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Journal of Diagnostic Imaging in Therapy. 2016; 3(1): 49-51
http://dx.doi.org/10.17229/jdit.2016-0712-022
ISSN: 2057-3782 (Online) http://www.openmedscience.com

COMMENTARY ARTICLE

Incidence of Second Cancers in Thyroid Cancer Patients
Treated with Radioactive Iodine Ablation: How High Is
Really the Risk?
Giampiero Giovacchini1* and Rossella Leoncini2
1

Institute of Radiology and Nuclear Medicine, Stadtspital Triemli, Zurich, Switzerland
2

Nuclear Medicine Department, S. Andrea Hospital, La Spezia, Italy

(History: received 11 July 2016; revised 12 July 2016; accepted 12 July 2016; published online 12 July 2016)

Abstract Differentiated thyroid cancer (DTC) is a common endocrine tumor with increasing incidence and
excellent prognosis. The therapy of thyroid cancer consists of thyroidectomy, thyroid hormone treatment and,
depending on pathological stage, adjuvant radioactive iodine ablation (RIA). Because of the excellent outcome of
DTC and the potential cancerous effect of iodine-131, in the last years there has been a huge number of articles
addressing the issue of the incidence of second tumors in DTC patients. We will make a short critical review of
some of these articles focusing on results reporting and interpretation. Methodological factors that may affect the
obtained results will be highlighted for the benefit of the reader so that the risk associated to iodine-131 exposure
will be balanced to the risk associated to other risk factors, including enhanced medical surveillance, shared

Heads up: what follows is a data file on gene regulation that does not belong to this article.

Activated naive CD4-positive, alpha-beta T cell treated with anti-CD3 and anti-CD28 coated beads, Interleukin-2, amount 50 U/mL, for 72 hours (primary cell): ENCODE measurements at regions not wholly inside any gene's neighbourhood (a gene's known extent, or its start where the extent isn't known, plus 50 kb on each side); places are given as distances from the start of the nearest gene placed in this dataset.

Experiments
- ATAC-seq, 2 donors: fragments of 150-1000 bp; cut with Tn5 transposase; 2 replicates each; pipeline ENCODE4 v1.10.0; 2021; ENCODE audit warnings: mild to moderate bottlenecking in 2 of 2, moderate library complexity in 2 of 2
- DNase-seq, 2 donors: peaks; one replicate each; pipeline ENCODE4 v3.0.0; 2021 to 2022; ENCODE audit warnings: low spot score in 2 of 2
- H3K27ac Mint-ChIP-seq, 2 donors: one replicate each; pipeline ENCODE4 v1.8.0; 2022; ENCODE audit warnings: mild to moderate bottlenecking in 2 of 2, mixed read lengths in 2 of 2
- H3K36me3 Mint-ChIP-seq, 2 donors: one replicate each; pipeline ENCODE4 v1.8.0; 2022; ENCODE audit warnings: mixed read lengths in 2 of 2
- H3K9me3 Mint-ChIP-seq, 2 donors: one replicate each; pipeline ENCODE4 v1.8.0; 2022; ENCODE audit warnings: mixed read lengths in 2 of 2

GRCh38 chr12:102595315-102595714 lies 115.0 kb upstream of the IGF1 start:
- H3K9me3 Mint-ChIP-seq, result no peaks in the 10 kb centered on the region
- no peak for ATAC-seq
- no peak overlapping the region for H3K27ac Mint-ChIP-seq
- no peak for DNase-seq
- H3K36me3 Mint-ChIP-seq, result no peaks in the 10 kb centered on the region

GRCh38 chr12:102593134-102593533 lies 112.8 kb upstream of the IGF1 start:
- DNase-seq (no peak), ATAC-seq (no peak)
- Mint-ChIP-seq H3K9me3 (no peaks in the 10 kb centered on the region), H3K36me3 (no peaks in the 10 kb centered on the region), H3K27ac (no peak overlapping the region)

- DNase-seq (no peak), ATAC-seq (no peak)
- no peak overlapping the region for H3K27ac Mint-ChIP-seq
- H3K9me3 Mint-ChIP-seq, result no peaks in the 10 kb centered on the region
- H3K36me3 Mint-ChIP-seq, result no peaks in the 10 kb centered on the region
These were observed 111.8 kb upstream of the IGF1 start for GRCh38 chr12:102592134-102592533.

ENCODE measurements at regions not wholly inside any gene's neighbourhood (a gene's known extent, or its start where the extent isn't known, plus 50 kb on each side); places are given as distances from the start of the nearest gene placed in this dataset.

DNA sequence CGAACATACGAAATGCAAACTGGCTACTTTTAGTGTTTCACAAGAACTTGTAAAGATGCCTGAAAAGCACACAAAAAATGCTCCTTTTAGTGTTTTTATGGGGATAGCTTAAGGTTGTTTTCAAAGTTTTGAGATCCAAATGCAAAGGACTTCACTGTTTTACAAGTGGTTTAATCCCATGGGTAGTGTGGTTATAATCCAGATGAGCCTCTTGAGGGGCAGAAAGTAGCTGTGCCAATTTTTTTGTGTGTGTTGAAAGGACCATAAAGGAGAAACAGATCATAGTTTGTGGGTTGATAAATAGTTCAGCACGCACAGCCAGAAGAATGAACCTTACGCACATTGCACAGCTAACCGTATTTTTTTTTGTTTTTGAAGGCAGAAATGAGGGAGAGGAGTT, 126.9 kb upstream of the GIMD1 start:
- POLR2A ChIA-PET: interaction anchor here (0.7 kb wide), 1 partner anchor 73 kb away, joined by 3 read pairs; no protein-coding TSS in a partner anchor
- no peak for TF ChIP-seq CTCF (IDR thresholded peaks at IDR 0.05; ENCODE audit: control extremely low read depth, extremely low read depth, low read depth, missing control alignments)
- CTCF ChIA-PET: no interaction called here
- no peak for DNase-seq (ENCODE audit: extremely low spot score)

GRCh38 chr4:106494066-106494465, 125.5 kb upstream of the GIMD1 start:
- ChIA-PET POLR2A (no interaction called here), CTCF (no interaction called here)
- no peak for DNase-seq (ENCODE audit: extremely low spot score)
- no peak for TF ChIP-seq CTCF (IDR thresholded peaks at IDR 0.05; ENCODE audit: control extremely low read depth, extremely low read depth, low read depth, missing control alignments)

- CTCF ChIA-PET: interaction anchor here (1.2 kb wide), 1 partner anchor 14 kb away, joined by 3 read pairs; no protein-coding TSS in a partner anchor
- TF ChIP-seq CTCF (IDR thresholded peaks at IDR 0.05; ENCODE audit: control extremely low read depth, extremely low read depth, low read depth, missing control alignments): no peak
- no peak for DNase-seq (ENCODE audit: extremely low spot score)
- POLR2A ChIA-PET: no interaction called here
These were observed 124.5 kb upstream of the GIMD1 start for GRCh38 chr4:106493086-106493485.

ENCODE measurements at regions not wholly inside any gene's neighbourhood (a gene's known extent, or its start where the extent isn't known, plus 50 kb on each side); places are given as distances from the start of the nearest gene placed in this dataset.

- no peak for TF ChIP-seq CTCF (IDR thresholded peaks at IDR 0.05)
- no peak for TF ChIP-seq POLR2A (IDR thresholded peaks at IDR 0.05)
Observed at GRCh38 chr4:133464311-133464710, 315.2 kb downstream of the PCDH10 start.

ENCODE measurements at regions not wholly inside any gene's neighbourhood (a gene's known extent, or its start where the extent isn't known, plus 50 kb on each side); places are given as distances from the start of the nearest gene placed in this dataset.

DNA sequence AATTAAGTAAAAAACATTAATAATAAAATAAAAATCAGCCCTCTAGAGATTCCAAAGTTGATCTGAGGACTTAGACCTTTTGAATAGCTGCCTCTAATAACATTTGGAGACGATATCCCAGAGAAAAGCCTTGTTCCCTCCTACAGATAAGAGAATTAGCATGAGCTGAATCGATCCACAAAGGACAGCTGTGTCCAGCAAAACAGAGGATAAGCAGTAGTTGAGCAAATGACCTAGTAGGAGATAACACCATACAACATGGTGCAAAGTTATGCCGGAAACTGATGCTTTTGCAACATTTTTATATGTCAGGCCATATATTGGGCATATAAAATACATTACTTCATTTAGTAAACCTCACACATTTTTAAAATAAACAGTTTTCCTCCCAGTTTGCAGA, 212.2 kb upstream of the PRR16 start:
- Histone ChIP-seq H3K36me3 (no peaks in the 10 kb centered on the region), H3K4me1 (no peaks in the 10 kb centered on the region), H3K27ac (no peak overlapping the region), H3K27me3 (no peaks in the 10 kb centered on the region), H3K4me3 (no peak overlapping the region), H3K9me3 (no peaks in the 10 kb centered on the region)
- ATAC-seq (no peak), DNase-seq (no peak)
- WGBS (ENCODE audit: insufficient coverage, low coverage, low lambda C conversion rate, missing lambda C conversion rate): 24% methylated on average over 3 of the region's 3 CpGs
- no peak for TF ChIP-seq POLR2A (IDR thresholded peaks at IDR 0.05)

genetic variability and environment factors and proper methodological study design. The review is finally a call to
physicians involved in the therapy of these patients, primarily nuclear medicine physicians, endocrinologists and
surgeons, to join their complimentary skill for the therapy of these patients.
Keywords: differentiated thyroid cancer; radioactive iodine ablation; second tumors

T

hyroid cancer is the most commonly diagnosed
endocrine tumor and the incidence in thyroid cancer
is rising throughout the world [1,2]. The therapy of
thyroid cancer consists of thyroidectomy, thyroid hormone
treatment and, depending on pathological stage, postsurgical radioactive iodine ablation (RIA). Because of the
excellent prognosis of differentiated thyroid cancer (DTC)
and the fact that radiation exposure represents a risk factor
for many other cancers, in the last years there has been an
exponential attention to the possible association between
RIA and second malignancies in thyroid cancer patients [19].
The topic is of much interest to the nuclear medicine
community as well as to the medical community in general,
primarily to endocrinologists that in many realities
contribute with their nuclear medicine colleagues to the
diagnosis and treatment of such patients.
OPEN ACCESS PEER-REVIEWED
*Correspondence E-mail: giovacchinig@yahoo.com
Citation: Giovacchini G, Leoncini R. Incidence of Second Cancers in
Thyroid Cancer Patients Treated with Radioactive Iodine Ablation: How
High is Really the Risk? Journal of Diagnostic Imaging in Therapy. 2016;
3(1): 49-51. http://dx.doi.org/10.17229/jdit.2016-0712-022
Copyright: © 2016 Giovacchini G and Leoncini R. This is an open access
article distributed under the terms of the Creative Commons Attribution
License (CC By 4.0), which permits unrestricted use, distribution, and
reproduction in any medium, provided the original author and source are
cited.

In this commentary, we would like to briefly critically
review the results of some of the more recent studies and
expose our personal perspective. Several studies,
comprehensive reviews and at least three meta-analyses on
the association between RIA and second cancers have been
published in the last years [1-9]. To express our
consideration we will select some representative papers of
these.
Sawka et al. [2] performed a systematic review and a
meta-analysis, which included two multi-center studies, one
from Europe [10] and one from North America [6], with a
total sample size of 16,502 individuals. The relative risk of